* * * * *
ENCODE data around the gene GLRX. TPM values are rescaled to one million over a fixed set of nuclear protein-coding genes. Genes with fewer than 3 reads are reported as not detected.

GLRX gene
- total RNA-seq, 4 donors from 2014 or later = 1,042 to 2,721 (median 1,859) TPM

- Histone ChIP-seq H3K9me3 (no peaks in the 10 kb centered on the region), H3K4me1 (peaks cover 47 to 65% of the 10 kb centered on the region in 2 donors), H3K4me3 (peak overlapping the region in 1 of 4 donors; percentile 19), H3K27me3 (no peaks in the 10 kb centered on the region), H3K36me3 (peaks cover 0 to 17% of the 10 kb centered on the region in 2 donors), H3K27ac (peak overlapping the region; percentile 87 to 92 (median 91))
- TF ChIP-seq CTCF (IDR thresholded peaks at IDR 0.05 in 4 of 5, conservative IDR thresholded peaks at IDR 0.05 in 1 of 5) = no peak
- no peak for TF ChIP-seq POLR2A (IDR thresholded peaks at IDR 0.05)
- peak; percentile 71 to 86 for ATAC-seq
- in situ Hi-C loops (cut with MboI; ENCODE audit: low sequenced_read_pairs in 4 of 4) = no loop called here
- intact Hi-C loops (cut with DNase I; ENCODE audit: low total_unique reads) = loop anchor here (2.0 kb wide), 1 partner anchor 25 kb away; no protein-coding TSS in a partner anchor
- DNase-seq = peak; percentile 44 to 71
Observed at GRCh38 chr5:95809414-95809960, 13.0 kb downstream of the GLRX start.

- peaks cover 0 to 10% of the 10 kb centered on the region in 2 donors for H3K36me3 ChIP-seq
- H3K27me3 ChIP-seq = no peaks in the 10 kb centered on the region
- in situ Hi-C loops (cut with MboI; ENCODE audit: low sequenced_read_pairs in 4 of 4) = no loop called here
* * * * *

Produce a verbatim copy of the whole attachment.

ENCODE data around the gene GLRX. TPM values are rescaled to one million over a fixed set of nuclear protein-coding genes. Genes with fewer than 3 reads are reported as not detected.

GLRX gene
- total RNA-seq, 4 donors from 2014 or later = 1,042 to 2,721 (median 1,859) TPM

- Histone ChIP-seq H3K9me3 (no peaks in the 10 kb centered on the region), H3K4me1 (peaks cover 47 to 65% of the 10 kb centered on the region in 2 donors), H3K4me3 (peak overlapping the region in 1 of 4 donors; percentile 19), H3K27me3 (no peaks in the 10 kb centered on the region), H3K36me3 (peaks cover 0 to 17% of the 10 kb centered on the region in 2 donors), H3K27ac (peak overlapping the region; percentile 87 to 92 (median 91))
- TF ChIP-seq CTCF (IDR thresholded peaks at IDR 0.05 in 4 of 5, conservative IDR thresholded peaks at IDR 0.05 in 1 of 5) = no peak
- no peak for TF ChIP-seq POLR2A (IDR thresholded peaks at IDR 0.05)
- peak; percentile 71 to 86 for ATAC-seq
- in situ Hi-C loops (cut with MboI; ENCODE audit: low sequenced_read_pairs in 4 of 4) = no loop called here
- intact Hi-C loops (cut with DNase I; ENCODE audit: low total_unique reads) = loop anchor here (2.0 kb wide), 1 partner anchor 25 kb away; no protein-coding TSS in a partner anchor
- DNase-seq = peak; percentile 44 to 71
Observed at GRCh38 chr5:95809414-95809960, 13.0 kb downstream of the GLRX start.

- peaks cover 0 to 10% of the 10 kb centered on the region in 2 donors for H3K36me3 ChIP-seq
- H3K27me3 ChIP-seq = no peaks in the 10 kb centered on the region
- in situ Hi-C loops (cut with MboI; ENCODE audit: low sequenced_read_pairs in 4 of 4) = no loop called here